But the two dissident groups that have formed out of FARC, La Segunda Marquetalia and FARC-EP, or People’s Army, would be designated as foreign terrorist organizations, the official said.

“It’s a realignment to address these current threats,” the official said. “The FARC that existed five years ago no longer exists.”

Founded in 1964, FARC was responsible for summary executions and kidnappings of thousands of people, including Americans.

On Tuesday, Reuters reported that the United States was preparing to remove FARC from the list five years after the group signed a peace agreement with Bogota.

The State Department notified the U.S. Congress on Tuesday of its planned delisting of FARC. The Colombian government was formally notified on Wednesday.

The government of Colombia did not immediately respond to a request for comment.

The decision will allow U.S. government agencies like the U.S. Agency for International Development to work on peace implementation in parts of Colombia where demobilized FARC soldiers are located, the official said.

“This is a priority for the Colombian government in the implementation of the peace agreement,” the official said.

 

(Reporting by Daphne Psaledakis and Simon Lewis in Washington; Additional reporting by Oliver Griffin in Bogota; Editing by Mark Porter and Leslie Adler)

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Tunisian police say they shot, wounded extremist trying to attack them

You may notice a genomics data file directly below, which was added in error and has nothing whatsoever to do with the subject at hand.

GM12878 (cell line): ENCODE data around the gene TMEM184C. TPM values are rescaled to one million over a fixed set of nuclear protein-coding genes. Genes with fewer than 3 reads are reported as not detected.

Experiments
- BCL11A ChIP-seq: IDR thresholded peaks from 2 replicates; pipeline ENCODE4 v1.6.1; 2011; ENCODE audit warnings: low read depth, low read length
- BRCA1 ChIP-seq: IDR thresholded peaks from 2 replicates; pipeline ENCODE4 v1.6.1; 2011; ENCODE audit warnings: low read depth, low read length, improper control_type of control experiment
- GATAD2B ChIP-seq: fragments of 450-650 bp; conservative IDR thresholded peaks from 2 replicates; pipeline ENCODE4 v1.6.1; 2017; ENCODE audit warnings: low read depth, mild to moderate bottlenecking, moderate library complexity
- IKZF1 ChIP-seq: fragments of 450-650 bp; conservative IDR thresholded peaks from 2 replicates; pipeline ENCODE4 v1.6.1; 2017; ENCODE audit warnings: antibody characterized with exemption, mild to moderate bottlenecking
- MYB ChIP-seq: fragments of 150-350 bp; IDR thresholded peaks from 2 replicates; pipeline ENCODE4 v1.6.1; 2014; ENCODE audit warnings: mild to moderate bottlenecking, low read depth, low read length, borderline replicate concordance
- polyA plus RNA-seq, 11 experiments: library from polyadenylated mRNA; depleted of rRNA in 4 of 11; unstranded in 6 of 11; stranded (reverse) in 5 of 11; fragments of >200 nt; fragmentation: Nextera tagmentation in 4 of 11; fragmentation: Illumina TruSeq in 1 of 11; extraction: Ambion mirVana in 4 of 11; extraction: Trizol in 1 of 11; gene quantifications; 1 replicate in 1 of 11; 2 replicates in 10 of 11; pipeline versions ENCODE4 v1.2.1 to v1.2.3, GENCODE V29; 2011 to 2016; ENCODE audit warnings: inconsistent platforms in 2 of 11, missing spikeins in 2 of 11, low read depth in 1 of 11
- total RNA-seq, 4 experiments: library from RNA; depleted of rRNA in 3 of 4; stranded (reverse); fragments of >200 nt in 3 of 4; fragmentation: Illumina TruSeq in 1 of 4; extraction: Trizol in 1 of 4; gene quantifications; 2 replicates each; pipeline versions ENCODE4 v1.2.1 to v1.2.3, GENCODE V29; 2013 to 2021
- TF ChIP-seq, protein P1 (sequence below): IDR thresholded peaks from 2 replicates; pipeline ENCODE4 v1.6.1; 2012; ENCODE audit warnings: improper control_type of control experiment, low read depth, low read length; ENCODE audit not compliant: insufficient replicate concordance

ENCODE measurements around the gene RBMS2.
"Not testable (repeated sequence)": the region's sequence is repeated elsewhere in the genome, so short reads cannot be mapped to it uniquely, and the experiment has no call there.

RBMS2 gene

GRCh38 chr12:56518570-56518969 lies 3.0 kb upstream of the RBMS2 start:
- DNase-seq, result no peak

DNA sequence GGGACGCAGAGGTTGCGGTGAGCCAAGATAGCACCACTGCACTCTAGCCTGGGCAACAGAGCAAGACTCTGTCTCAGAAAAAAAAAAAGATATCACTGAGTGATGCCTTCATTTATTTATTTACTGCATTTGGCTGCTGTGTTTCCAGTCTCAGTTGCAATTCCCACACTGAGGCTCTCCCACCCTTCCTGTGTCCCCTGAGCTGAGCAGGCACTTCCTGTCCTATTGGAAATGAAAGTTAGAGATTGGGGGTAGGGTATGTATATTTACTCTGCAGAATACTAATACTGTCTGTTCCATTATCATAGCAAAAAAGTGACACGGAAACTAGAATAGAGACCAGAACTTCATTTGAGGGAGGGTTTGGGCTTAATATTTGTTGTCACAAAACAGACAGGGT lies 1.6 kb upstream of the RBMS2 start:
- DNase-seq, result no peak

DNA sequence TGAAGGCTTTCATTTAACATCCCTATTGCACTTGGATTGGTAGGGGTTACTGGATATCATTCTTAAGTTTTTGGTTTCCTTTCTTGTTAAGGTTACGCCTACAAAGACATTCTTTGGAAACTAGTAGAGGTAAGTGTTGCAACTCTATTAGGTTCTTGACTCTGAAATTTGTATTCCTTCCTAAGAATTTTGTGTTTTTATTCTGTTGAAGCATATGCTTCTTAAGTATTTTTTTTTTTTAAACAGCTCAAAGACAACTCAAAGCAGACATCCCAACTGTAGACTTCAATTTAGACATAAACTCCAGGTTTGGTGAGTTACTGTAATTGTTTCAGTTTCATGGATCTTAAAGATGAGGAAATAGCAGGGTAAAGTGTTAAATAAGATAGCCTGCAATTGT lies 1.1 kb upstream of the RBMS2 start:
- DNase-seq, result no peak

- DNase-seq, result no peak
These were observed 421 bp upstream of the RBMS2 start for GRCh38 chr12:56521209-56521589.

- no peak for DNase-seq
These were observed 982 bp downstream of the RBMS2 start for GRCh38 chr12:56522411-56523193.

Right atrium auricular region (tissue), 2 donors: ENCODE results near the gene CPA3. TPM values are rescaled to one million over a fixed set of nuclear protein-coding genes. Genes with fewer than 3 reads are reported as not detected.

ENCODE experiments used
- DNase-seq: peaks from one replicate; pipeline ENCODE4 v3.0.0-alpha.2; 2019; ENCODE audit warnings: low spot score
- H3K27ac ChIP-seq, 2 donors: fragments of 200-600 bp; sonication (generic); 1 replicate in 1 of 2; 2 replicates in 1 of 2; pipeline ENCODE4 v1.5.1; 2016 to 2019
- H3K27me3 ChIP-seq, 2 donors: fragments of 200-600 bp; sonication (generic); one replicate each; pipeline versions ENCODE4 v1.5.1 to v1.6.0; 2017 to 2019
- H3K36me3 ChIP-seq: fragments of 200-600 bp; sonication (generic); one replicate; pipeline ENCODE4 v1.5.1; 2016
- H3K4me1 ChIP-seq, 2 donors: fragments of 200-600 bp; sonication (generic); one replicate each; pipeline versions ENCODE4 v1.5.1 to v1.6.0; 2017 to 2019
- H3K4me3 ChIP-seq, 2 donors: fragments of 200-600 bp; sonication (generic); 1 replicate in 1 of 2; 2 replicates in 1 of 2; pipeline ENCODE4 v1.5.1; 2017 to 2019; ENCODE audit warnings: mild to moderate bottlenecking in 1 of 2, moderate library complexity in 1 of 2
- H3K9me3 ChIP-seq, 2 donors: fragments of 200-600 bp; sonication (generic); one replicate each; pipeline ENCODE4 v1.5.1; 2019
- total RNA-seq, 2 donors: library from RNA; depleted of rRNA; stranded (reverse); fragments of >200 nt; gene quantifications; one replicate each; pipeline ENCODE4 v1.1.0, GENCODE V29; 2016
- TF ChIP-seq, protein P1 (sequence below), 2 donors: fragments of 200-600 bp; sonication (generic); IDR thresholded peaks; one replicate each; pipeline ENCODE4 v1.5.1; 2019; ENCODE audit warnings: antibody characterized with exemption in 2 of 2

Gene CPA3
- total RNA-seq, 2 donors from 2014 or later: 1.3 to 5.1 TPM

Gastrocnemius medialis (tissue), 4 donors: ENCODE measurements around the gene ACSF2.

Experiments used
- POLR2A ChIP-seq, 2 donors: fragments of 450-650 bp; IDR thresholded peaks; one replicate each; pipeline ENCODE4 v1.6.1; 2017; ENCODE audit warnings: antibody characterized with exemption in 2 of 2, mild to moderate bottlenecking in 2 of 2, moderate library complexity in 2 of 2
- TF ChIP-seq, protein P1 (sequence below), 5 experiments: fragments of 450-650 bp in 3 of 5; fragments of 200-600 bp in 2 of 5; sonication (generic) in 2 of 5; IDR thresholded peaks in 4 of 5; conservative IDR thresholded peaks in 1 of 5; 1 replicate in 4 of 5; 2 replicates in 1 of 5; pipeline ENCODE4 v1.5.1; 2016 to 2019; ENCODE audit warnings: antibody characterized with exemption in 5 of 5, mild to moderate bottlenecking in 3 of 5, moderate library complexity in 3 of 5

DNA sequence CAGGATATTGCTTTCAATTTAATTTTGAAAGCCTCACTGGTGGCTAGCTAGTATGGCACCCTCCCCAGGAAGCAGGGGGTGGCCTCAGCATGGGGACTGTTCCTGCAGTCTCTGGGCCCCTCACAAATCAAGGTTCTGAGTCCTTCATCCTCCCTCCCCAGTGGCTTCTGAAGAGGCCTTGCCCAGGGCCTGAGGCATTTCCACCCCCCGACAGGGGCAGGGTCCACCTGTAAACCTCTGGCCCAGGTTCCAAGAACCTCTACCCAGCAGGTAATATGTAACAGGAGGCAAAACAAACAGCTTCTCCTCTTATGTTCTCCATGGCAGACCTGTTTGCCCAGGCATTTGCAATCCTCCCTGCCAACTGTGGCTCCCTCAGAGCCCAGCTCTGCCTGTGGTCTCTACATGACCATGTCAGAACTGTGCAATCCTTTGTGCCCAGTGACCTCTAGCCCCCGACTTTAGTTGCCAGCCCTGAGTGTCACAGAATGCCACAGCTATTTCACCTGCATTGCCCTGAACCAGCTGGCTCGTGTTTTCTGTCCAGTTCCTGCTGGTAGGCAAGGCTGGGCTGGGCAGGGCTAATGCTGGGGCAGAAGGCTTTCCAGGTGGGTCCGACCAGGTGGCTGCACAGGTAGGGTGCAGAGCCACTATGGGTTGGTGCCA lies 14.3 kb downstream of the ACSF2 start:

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Tunisian police on Friday shot and wounded an extremist who sought to attack them with a knife and cleaver in the capital, authorities said.

The 31-year-old man, whose identity was not disclosed, shouted, “God is great. You are infidels,” as he ran toward police officers near the interior ministry, the ministry said in a statement.

Witnesses and local media said police shot the man in the leg and arrested him. The man, who was previously labelled an extremist by the government, was taken to hospital and is being investigated by an anti-terrorism unit, officials said.

Tunisian security forces have thwarted most militant plots in recent years and they have become more efficient at responding to those attacks that do occur, Western diplomats say.

The last major attacks in Tunisia took place in 2015 when militants killed scores of people in two separate assaults at a museum in Tunis and a beach resort in Sousse.

(Reporting by Tarek Amara; Editing by Raissa Kasolowsky, Frances Kerry and Cynthia Osterman)

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At least 19 killed in bus crash in central Mexico

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At least 19 people were killed and 20 more injured on Friday when a passenger bus traveling on a highway in central Mexico crashed into a house, authorities said.

The brakes on the bus, which was heading to a local religious shrine in the state of Mexico, failed, according to local media reports. State authorities did not disclose the possible causes of the accident.

Assistant state interior secretary Ricardo de la Cruz Musalem said that the injured had been transferred to hospitals, including some by air.

The state Red Cross said 10 ambulances had rushed to the area.

 

(Reporting by Sharay Angulo; writing by Laura Gottesdiener)